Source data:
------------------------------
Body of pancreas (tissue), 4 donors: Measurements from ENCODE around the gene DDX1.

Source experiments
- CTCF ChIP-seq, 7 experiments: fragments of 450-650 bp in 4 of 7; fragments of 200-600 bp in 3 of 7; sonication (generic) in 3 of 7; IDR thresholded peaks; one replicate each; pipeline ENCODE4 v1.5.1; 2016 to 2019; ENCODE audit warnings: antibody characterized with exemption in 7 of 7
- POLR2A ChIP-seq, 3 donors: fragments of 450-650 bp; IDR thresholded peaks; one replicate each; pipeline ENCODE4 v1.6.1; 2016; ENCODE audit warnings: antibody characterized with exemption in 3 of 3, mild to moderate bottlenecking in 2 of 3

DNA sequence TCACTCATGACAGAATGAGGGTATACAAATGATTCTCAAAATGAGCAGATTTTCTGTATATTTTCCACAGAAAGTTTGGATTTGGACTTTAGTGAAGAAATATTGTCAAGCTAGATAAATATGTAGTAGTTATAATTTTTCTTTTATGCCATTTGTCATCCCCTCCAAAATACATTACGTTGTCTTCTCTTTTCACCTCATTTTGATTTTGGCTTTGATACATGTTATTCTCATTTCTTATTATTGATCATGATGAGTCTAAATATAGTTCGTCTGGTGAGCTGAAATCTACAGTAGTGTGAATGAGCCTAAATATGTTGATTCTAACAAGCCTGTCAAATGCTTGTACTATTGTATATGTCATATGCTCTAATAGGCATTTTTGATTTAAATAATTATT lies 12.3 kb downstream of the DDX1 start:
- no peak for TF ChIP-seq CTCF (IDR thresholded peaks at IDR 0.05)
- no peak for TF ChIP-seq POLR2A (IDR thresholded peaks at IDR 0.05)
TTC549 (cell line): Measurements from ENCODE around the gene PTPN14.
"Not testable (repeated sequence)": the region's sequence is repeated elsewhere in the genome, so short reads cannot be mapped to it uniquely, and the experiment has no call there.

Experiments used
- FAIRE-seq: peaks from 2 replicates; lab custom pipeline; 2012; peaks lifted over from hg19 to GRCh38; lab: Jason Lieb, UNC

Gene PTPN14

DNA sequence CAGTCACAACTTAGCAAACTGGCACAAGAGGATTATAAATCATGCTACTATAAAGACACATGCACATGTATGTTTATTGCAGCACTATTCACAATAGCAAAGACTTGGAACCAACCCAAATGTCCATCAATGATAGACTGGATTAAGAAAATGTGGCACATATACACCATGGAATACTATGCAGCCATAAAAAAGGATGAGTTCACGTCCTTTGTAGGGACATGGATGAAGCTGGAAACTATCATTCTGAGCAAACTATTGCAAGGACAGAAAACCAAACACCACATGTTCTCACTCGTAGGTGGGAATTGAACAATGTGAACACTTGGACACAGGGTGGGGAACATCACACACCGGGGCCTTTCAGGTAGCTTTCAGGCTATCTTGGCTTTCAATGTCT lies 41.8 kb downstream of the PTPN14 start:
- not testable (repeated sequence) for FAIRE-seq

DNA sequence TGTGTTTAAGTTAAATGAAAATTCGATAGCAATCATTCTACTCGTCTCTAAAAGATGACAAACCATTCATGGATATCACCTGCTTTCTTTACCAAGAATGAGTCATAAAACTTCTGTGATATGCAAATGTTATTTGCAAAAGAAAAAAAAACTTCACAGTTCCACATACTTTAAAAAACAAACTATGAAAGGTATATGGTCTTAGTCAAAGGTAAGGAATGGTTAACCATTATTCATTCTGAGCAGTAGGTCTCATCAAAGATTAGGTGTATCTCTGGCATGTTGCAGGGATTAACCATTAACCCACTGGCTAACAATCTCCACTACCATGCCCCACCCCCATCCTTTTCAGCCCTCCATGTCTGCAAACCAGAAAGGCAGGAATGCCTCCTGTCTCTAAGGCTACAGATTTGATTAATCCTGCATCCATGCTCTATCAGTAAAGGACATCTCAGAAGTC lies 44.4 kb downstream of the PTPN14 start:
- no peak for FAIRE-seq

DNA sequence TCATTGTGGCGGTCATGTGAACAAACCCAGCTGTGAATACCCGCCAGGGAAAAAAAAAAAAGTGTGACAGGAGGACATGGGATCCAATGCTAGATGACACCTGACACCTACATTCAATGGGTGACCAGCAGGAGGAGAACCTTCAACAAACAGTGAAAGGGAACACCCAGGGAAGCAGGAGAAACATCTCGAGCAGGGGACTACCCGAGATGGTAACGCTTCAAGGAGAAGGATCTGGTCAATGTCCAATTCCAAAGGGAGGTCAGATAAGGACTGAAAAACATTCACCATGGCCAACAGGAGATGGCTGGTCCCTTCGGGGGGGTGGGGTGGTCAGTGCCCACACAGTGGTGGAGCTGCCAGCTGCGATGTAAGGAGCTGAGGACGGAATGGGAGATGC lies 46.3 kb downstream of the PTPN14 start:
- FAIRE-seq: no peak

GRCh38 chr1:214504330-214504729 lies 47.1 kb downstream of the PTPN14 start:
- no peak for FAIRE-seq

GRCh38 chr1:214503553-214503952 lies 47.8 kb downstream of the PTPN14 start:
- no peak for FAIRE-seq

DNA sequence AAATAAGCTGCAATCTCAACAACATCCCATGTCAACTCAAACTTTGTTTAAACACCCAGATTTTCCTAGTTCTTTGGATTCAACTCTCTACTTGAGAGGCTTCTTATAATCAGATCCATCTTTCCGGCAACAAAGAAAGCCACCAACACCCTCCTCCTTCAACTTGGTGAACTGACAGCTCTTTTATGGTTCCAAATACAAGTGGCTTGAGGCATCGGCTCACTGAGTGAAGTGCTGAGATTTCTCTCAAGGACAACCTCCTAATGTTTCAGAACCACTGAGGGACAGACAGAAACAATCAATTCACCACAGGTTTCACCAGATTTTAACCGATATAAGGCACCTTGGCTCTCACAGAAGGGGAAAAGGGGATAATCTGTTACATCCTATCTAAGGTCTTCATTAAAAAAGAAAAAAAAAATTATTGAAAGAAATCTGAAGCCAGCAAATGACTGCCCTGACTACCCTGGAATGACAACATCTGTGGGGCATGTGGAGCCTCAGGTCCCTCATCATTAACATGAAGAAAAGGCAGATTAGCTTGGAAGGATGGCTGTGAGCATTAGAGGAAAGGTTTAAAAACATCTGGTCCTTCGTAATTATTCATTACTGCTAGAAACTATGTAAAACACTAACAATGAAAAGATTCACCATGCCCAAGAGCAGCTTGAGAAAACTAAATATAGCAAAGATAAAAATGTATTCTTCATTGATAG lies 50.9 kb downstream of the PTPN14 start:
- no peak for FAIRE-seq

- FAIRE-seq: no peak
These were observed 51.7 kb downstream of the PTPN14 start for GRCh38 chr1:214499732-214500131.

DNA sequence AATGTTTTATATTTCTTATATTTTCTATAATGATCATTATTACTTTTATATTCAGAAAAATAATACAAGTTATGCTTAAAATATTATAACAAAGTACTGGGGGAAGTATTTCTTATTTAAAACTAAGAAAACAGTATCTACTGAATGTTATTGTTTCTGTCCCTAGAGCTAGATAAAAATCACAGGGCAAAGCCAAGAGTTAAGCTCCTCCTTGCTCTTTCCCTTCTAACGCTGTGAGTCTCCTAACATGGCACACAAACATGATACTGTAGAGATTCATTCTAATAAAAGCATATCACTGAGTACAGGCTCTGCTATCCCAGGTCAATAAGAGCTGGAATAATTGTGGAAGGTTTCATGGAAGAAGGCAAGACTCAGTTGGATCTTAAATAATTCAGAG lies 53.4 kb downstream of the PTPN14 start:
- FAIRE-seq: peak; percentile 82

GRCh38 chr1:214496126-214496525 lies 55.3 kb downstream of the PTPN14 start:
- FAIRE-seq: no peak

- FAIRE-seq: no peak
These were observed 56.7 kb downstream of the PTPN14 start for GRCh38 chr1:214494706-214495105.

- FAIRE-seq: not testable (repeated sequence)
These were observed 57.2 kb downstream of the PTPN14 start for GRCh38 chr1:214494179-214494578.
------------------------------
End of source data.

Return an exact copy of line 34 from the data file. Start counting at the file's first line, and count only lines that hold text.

These were observed 57.2 kb downstream of the PTPN14 start for GRCh38 chr1:214494179-214494578.